The paper (4-6 pages long) is due Wed., Mar. 16, in my office, Gates-Blake 228, by 4:30pm. Gates-Blake is the building connected to Cobb. (The 4:30pm limit is mostly because Gates-Blake gets locked at some point in the evening.)
As usual: the below topics are suggestions. If you want to write on another topic, feel free to do so. It might be a good idea, however, in that case, to check with me and/or the writing intern first.
Note once again that the topics tend to have many sub-questions. You need not (and probably should not) try to answer all of them. (You certainly should not just answer them one after another in order--that would make a bad paper.) I put them there to suggest various directions for thinking about the topic, and in particular to head off superficial or excessively simple ways of thinking about it.
For all but one of the below topics, I expect you to discuss in some detail (1) Cervantes and (2) at least one of Leibniz and Descartes (focusing on the Meditations 2-4 and 6, though you can use other things from him as well). To write a good paper you will probably have to mention some other things we've read, at least in passing. I don't recommend a paper only about one author, or which doesn't use Cervantes, or which uses Cervantes and Locke and/or Hume, but not Descartes and/or Leibniz. If you want to write about a topic which doesn't fit these guidelines, you should definitely check with me about it.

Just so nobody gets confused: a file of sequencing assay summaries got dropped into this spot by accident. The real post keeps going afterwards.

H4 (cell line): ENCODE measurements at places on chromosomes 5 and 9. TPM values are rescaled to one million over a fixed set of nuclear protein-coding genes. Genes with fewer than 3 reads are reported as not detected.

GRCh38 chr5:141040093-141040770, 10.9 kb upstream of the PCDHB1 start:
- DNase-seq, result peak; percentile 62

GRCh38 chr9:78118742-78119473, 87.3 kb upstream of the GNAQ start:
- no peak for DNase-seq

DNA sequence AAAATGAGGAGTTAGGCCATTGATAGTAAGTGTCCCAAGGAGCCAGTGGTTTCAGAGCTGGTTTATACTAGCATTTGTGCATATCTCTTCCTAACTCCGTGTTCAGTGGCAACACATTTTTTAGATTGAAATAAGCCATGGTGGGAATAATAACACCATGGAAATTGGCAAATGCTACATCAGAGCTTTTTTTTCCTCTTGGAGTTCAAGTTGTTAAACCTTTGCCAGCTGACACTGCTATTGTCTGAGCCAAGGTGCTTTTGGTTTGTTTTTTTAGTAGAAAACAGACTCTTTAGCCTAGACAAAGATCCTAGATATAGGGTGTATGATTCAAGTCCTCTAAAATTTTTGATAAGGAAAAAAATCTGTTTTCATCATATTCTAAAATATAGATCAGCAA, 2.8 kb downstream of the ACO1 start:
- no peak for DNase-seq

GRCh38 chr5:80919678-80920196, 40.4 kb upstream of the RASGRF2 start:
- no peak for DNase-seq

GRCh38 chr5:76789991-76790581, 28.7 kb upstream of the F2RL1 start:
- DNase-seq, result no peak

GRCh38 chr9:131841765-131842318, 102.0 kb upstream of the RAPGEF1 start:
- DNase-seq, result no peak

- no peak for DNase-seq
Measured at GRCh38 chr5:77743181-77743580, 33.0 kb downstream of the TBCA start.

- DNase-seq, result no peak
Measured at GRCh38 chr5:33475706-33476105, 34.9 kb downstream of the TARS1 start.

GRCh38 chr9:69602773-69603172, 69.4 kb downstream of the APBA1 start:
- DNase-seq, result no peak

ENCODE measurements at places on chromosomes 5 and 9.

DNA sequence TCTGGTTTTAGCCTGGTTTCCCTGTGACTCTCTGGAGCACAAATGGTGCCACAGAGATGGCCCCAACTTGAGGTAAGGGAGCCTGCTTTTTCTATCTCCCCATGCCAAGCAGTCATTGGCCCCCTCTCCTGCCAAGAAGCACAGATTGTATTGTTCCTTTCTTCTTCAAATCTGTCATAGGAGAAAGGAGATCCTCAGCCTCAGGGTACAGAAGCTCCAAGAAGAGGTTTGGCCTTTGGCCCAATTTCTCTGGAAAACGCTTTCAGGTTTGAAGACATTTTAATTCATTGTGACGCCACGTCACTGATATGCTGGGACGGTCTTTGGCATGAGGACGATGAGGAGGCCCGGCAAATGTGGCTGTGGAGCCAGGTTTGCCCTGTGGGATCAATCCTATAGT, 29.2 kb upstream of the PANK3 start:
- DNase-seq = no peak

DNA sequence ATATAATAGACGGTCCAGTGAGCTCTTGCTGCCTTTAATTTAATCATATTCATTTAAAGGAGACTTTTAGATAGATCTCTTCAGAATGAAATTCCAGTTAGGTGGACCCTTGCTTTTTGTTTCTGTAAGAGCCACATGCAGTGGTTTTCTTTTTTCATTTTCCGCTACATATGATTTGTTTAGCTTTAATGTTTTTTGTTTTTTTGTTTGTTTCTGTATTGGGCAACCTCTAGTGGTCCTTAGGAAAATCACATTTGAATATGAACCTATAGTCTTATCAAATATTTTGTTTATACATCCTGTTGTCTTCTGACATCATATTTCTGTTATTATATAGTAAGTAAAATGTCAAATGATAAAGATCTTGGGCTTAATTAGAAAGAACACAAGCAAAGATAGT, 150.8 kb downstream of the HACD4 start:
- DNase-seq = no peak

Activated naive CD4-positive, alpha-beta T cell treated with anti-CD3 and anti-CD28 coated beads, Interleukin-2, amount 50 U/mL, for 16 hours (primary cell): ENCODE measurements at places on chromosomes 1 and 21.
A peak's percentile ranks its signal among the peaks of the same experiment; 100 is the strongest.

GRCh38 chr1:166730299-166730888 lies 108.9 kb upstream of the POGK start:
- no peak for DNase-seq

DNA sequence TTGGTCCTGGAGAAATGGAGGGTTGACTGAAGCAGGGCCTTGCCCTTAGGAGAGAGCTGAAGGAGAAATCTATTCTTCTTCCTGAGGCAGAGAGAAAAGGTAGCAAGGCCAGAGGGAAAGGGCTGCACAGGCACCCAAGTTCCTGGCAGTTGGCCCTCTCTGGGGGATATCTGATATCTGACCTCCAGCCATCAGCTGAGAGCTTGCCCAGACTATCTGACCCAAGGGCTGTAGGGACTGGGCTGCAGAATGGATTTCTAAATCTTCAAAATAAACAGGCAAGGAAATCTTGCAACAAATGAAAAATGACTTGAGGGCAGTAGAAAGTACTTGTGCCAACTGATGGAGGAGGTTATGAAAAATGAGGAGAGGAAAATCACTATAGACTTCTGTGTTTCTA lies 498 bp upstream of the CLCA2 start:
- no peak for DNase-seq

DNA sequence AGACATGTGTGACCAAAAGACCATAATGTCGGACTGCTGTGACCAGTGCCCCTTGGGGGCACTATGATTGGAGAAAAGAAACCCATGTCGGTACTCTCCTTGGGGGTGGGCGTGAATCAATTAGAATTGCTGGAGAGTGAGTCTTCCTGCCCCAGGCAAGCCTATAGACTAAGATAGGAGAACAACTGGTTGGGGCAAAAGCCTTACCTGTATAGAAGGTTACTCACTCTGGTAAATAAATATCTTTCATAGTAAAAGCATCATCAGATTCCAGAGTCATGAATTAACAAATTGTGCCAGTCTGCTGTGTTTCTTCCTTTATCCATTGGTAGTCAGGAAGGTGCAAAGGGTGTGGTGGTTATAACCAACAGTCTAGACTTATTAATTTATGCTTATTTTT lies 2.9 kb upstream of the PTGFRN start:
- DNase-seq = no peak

I don't expect any of these papers to use the ancient and medieval material from the beginning of this course. You're free to quote it if it seems useful, but I don't necessarily recommend trying that. On the other hand, if you can use traditional metaphysical terminology--and use it correctly--in your discussion of the early modern authors, that might well be helpful. (But this doesn't mean: try to get in as much Aristotelian terminology as you can for extra credit. It means: use it if and when it enables you state your point more clearly or concisely.)
As usual, the intent of the paper is to discuss the views or attitudes manifested in the reading, rather than your own opinions on the topic. That is: you should ideally come up with something interesting and original to say (not mere summary), but it should something interesting and original about what our authors and/or their characters mean. (In particular: I don't expect or encourage you to reach a judgment about whether what they say is correct or not.)
If you're using the editions I ordered, you can refer to the readings just by giving the page number. If you use a different edition and/or some other source, please give at least enough bibliographical information that I can find it if necessary. There's no need for a separate bibliography or title page.